The Honorable Michael Thomas McSpadden was born July 24, 1944 to Frances Elizabeth Harlin McSpadden, IA and Ray Thompson McSpadden in Borger, Texas. He passed away at his home in Houston, Texas on September 7, 2021.
Mike was a hardcore alumnus of the University of Oklahoma (undergraduate and JD), and his OU ring never left his finger. For three years, he was the Big Eight singles champion; tennis was not just a sport but a way to meet good people.
Like his cousin – Navy veteran, Congressman and Will Rogers’ grandnephew – Clem McSpadden, Mike was drafted into military service. He was honorably discharged from the United States Marines in 1974 and always remembered the lessons learned from General Rathvon M. Tompkins, a man who became a longtime friend. Mike worked for Philips Petroleum in Houston as in-house legal counsel for two years.
According to Carol Vance, who was a district attorney in 1977, when Mike started out as assistant district attorney for Harris County, “Mike was one of the two best trial lawyers in the history of our office.” Of this career change, Mike always said, “The best decision I’ve ever made.” Carol Vance was his mentor, friend and favorite doubles partner.
Mike was appointed to the 209th District Criminal Court in 1982 and was elected and re-elected each term until he stepped off the bench in 2019. He was one of the highest-rated criminal court judges in every poll. of Judicial Qualification from the Houston Bar Association, and in 1986 it topped the list. He ran his court with old-school decorum: each accused was treated with dignity in a calm and respectful courtroom. He was tough on crime but spoke about the insanity of jailing people for residue and less than a gram of drugs. “Tackle the underlying cause of drug abuse,” he said.
Like many residents of Harris County, Justice McSpadden believed the direct ticket option was for the uninformed. The Texas legislature accepted and abolished this option in 2020. The non-partisan election of judges is something Mike was hoping to see come true. Voters must do their homework on the background and qualifications of judges.
Proof beyond a reasonable doubt that Mike made a difference in this world are all of the at-risk children he spent time with – in their schools (especially Crawford) and in his courtroom – who chose to become productive and law-abiding citizens. “These Friday visits were the most rewarding and satisfying job I have ever done,” he wrote to HISD Superintendent Frank Petruzielo. In the Congressional Record, House of Representatives, September 21, 2012, the Honorable Ted Poe wrote: “Justice McSpadden is a positive mentor for young men at risk. Justice McSpadden urged his probationers to successfully fulfill their obligations and introduced them to resources that have helped them in the present and permanently change their lives.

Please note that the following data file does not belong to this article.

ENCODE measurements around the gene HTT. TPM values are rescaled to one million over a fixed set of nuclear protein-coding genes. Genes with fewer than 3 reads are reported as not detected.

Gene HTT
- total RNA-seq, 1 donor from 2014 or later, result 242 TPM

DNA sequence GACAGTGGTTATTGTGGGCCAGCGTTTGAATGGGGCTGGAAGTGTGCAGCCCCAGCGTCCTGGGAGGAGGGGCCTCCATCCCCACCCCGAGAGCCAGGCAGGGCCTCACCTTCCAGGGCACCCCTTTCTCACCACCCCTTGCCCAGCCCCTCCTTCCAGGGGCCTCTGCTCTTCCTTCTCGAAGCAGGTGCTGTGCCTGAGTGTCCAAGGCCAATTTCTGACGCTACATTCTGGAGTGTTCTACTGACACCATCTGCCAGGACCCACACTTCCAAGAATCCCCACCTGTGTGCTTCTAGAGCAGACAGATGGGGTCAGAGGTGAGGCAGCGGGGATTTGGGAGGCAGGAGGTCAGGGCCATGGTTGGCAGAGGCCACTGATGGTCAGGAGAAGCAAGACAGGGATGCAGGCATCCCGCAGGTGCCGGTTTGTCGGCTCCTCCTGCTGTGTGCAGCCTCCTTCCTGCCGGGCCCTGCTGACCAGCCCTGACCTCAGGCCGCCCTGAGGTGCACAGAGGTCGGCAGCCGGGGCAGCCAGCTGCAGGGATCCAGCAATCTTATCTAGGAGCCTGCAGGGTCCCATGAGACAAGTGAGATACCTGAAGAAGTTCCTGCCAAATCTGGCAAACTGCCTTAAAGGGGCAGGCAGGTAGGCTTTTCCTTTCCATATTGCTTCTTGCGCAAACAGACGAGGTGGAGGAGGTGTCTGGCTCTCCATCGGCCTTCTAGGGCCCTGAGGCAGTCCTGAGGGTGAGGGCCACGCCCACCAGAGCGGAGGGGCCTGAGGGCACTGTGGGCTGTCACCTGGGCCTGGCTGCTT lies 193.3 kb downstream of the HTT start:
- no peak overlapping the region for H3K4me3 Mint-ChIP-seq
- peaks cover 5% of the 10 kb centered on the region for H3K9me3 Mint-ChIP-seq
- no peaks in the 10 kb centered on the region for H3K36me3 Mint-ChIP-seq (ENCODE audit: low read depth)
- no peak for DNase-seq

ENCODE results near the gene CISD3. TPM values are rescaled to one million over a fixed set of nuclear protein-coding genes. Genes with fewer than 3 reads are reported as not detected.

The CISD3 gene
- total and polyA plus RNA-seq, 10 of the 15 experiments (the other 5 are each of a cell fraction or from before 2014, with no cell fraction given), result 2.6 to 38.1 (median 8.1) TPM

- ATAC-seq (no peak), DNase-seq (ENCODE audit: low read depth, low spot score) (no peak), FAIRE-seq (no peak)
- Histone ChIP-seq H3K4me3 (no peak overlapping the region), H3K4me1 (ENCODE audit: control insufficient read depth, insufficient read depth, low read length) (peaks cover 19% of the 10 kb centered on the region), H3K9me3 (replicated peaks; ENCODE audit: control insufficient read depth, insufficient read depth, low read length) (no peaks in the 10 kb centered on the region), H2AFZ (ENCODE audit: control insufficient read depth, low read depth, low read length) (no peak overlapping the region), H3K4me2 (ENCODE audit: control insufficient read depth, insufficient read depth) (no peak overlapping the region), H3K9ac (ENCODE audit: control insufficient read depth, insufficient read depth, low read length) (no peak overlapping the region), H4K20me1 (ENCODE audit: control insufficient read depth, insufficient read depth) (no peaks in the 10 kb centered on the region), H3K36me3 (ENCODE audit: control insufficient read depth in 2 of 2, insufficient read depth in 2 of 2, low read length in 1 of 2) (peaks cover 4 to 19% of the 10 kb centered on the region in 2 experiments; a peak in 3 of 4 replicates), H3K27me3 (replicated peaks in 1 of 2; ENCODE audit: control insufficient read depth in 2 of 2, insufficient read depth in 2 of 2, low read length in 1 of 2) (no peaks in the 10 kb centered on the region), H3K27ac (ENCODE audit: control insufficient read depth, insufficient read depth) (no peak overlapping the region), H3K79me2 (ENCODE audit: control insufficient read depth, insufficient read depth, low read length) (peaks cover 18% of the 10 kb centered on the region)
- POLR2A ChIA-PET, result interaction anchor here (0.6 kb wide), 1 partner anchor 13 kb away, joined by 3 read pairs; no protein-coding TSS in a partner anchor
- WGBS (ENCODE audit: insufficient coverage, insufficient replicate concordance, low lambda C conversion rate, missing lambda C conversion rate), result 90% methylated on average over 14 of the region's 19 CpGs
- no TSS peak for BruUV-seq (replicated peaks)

Mike believed that there was no better way to demonstrate his commitment to the community than to serve others. He has worked with the Baylor College of Medicine Teen Health Clinic, Chuck Norris KICKSTART Kids, Childress Foundation, Assistance League, Cherokee Nation, University of Oklahoma, and he was president of the George Hermann Society when the hospital Hermann was still private. He loved the warmth and hospitality of everyone who participated in the annual RO tennis tournament and considered the club members and staff to be part of his family.
He remains to honor his life his many friends and colleagues at the courthouse, his sister, Judy McSpadden Houston and his niece, Hilary Houston Casillas, as well as a large tribe of Cherokee McSpaddens (descendants of Jesse Bushyhead, who ruled 1,200 Cherokees on the Tears Trail) who met regularly at Mike’s family home in Bartlesville for reunions.
Mike returns home to Oklahoma. If you wish, please donate to Wounded Warriors, Sooners Helping Sooners or Texas Children’s Hospital in memory of Mike’s little brother, Tommy, who died at a young age of a heart defect. www.waltripfuneraldirectors.com
Posted by Tulsa World on September 12, 2021.